The concern was real, not strategic. I could sense that from our conversation lasting barely 7-8 minutes, although my role was only that of a listener. But I kept wondering about the source of this concern. The undeserved respect I got for being a teacher of Hindi was in the hope that I would not only preserve lost Indian values and our crumbling Indian civilisation, but that I would also feel responsible for their promotion.
Hindi, Indianness, sanskar, all these get mixed up in an average Indian Hindu’s mind. One is necessarily linked to the other. The feeling of having lost something and the feeling of a historical cultural injustice, its sting does not let you sleep. But how did this happen?
If both of us had time, I might have shared with him my experiences in Jaipur from the day before. Something that could have eased the insecurity of my CISF friend. The Rajasthan Sahitya Akademi had awarded school and college students for poetry, stories and essays in its annual award ceremony. All these students wrote in Hindi only. Not in Mewari, Rajasthani, Dhundhari, Marwari, nor in any other language associated with Rajasthan. The youngest winner mentioned her pride in writing in Hindi as it is the national language and her mother tongue. The representative of the Akademi had informed us while praising her that “despite studying in an English-medium school, she writes in Hindi”.
Rajasthan has a government that believes in secularism, a much-condemned idea in India these days. The beginning of the programme was traditional but had a novelty to it. The custom of the lighting of the lamp was followed, but not before any Hindu deity. It was done before a set of books. I saw that everyone had taken off their shoes. It meant everyone was very careful about their sanskars. I remembered, many years ago, wearing slippers in a hurry, I had climbed on the stage where Kalapini Komkali was about to start her Kabir concert. The poet Ashok Vajpayee had lost his temper. He is not a religious person at all, but he could not compromise with the sanctity of the “manch”. That remained sacred for him.
Art and culture minister Bulaki Das Kalla of the Congress, a secular party, was present at the event. In his presidential remarks, he gave at least 10 quotations from the Gita, the Puranas and the Vedas – in unfaltering Sanskrit. All his examples and symbols came from these traditions even though he ended his speech with the lines of an Urdu poet. What I liked was that he said that if one cannot read the 18 Puranas, then just memorising this one stanza will suffice: “Ashtadasha puraneshu vyasasya vachanadvayam, परोपकार: पुण्याय पापाय परपीडनम” (The essence of the Puranas lies in these words, ‘charity is virtue and cruelty is sin’). This is what Minister Kalla saw as the essence of his Indian tradition. But what do the self-proclaimed defenders of this culture inherit from the Purana tradition? Kalla ended his speech with the wish of “Sarve bhavantu sukhinah, sarve santu niramayah” (May all be happy, may all be free from illness).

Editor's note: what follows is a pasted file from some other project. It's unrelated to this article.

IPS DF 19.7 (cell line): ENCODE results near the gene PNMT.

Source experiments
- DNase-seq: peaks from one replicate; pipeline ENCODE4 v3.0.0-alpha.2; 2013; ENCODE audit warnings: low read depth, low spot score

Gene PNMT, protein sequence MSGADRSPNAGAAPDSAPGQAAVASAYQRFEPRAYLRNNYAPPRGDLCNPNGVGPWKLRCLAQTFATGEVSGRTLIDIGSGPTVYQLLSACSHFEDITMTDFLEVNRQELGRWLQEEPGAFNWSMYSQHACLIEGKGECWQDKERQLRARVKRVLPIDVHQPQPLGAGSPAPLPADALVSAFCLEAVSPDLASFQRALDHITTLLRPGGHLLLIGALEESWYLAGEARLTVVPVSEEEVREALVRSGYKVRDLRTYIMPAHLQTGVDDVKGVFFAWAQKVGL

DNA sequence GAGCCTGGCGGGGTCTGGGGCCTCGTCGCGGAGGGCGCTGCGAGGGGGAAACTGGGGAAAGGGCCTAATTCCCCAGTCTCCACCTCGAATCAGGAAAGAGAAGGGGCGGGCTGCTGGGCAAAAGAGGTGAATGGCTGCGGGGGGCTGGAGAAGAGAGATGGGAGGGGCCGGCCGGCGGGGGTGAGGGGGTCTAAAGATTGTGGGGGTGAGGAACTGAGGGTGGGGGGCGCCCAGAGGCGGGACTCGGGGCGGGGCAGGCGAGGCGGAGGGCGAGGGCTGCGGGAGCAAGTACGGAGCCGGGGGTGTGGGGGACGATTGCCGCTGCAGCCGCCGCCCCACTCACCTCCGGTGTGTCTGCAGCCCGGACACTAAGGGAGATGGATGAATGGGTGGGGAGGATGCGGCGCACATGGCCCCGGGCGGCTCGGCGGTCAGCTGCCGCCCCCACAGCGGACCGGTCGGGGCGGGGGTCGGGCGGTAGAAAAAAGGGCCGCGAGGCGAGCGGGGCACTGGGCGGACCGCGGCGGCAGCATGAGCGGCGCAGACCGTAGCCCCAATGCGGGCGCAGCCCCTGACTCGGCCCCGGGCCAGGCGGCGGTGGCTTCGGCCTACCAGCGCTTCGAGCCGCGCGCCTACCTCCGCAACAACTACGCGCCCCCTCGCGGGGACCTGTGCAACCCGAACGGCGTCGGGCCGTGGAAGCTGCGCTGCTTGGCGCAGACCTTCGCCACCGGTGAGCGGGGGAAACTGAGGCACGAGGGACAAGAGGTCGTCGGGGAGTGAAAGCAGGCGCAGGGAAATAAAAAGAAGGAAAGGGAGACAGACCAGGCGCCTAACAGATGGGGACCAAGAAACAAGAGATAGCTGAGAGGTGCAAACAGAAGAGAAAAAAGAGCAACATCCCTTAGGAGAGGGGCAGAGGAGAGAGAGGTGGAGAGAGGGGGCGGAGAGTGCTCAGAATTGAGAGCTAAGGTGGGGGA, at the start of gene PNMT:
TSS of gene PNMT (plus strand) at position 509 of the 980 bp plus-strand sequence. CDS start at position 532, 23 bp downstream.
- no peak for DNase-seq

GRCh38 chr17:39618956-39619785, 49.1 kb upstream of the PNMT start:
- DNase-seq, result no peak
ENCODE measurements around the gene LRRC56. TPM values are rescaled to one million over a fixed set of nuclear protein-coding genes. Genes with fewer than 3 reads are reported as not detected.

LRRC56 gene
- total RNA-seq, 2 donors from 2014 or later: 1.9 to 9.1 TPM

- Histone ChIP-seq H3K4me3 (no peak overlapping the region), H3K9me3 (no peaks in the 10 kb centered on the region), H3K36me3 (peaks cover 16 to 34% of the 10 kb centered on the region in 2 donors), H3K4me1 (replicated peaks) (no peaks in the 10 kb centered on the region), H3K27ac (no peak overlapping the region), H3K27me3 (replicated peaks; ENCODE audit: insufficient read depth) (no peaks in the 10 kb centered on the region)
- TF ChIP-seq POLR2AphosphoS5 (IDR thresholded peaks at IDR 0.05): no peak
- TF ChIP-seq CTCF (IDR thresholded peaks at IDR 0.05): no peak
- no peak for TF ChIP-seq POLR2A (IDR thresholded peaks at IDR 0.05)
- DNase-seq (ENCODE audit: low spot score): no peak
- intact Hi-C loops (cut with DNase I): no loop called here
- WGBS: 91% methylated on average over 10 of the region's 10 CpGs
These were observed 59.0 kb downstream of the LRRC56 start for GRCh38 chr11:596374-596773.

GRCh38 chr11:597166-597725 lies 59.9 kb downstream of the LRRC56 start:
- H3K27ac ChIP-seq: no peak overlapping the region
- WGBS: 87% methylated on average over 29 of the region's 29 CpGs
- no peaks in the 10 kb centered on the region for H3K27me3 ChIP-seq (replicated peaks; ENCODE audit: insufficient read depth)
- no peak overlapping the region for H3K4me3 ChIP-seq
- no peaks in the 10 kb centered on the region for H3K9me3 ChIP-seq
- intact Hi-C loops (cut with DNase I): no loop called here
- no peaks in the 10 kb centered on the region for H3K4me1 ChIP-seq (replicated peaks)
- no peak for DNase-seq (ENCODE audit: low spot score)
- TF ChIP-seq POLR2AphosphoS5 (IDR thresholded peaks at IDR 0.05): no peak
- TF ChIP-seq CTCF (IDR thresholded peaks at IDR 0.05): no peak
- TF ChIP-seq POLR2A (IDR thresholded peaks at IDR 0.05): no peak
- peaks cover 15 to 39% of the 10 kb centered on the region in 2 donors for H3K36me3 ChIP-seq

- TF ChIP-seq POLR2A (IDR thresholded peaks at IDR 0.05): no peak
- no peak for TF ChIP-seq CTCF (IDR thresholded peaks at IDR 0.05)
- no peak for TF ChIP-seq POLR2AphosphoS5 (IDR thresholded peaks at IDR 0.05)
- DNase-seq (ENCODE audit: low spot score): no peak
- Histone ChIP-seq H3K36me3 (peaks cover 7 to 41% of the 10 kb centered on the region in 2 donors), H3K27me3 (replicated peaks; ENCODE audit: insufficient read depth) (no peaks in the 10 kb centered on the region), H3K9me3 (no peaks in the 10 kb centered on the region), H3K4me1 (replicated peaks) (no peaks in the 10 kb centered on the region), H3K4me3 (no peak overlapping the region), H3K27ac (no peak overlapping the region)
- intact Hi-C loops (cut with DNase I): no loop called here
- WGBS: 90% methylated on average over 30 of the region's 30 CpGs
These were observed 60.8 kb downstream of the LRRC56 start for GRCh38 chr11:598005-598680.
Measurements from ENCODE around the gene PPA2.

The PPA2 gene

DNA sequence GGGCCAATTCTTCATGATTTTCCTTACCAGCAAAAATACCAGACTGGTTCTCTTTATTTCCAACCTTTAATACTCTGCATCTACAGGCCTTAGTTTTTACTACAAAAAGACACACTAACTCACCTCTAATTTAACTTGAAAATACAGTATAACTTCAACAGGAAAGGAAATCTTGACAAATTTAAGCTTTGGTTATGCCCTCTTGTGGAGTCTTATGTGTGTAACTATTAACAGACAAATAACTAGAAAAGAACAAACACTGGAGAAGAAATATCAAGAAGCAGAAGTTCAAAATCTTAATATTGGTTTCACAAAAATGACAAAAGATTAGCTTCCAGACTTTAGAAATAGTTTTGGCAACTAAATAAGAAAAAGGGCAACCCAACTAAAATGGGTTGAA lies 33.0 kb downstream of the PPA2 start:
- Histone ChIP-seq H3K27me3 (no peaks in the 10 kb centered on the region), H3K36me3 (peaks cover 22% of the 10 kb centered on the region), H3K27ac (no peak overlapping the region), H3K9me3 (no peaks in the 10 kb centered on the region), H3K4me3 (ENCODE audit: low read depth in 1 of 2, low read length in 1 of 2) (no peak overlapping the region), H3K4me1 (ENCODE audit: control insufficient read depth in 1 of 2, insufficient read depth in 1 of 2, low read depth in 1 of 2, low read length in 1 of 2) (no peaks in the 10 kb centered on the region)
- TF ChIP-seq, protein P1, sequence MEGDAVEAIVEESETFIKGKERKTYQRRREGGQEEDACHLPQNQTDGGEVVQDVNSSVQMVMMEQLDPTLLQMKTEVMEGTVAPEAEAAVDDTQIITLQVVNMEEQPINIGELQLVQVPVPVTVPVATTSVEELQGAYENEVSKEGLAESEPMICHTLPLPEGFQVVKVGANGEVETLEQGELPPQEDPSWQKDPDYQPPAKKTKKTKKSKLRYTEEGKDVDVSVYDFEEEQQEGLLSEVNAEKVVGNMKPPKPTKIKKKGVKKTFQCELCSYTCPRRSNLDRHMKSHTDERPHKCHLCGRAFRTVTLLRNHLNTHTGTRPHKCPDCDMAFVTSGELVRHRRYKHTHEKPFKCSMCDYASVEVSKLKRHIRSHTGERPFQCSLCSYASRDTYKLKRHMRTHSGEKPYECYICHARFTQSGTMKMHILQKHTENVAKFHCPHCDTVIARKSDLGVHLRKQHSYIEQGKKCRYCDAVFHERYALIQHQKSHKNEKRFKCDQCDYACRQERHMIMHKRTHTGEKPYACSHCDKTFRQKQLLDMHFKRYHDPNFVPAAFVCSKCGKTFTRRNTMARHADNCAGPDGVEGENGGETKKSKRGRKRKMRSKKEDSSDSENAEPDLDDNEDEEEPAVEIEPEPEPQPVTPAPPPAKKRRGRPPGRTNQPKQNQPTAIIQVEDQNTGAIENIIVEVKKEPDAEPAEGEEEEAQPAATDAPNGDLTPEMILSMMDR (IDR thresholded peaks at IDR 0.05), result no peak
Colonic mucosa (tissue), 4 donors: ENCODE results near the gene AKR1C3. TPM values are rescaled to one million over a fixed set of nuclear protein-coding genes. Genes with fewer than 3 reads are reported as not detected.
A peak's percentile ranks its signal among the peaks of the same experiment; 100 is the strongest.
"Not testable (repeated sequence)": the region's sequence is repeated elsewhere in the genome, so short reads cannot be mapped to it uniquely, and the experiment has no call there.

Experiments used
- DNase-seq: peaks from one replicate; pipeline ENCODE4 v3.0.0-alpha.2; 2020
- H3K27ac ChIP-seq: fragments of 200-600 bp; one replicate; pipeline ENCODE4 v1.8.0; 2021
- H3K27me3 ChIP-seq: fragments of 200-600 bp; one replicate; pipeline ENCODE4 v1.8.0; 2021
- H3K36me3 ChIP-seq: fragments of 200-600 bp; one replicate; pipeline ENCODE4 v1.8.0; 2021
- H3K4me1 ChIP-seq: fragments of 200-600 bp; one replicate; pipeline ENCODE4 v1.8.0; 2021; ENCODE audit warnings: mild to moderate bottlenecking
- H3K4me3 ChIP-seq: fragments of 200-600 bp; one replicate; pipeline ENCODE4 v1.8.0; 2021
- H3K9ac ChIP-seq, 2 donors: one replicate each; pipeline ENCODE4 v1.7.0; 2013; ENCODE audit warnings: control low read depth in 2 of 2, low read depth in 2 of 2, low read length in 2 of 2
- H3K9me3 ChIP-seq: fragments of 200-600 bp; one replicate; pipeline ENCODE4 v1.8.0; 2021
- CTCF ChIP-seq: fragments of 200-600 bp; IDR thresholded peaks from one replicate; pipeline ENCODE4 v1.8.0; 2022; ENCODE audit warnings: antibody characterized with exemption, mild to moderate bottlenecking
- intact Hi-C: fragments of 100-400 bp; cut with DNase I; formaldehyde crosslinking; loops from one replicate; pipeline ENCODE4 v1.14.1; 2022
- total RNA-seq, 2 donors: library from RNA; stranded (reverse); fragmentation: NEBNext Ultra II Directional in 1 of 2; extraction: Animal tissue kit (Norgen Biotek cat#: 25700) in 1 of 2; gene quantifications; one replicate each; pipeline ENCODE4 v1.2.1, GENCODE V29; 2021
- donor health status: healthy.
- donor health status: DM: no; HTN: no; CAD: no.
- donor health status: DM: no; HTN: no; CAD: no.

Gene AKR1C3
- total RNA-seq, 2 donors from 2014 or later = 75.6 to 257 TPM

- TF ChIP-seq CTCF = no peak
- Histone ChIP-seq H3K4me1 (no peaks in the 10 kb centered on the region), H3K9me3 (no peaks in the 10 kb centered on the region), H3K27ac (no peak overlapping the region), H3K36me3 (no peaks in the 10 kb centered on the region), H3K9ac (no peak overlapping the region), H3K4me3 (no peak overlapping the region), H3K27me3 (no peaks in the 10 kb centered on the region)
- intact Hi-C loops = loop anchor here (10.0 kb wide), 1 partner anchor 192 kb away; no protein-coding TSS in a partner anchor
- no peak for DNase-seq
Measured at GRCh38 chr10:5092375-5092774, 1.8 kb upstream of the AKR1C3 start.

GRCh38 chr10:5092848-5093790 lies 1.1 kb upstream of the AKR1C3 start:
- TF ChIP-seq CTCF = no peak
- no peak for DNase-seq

I also noticed that the supreme council of the Sahitya Akademi is called Saraswati Sabha, of which Tasneem Khan is also a member. In one of the speeches it was mentioned that the earlier avatar of the academy was called Sangam as it contained many languages.
I kept reminiscing about all of this while waiting for my flight. I was still searching for the reason and the source of the CISF officer’s sense of loss. He feels that a great gulf divides our contemporary life from our real, authentic culture. He himself is aware of it and laments that others are oblivious of this hiatus. He perhaps hoped that the gap would be filled by Hindiwalas like us. While thinking about it, my mind went to Nirmal Verma, who was agonised by the chasm in the Indian consciousness – more precisely, Hindu consciousness.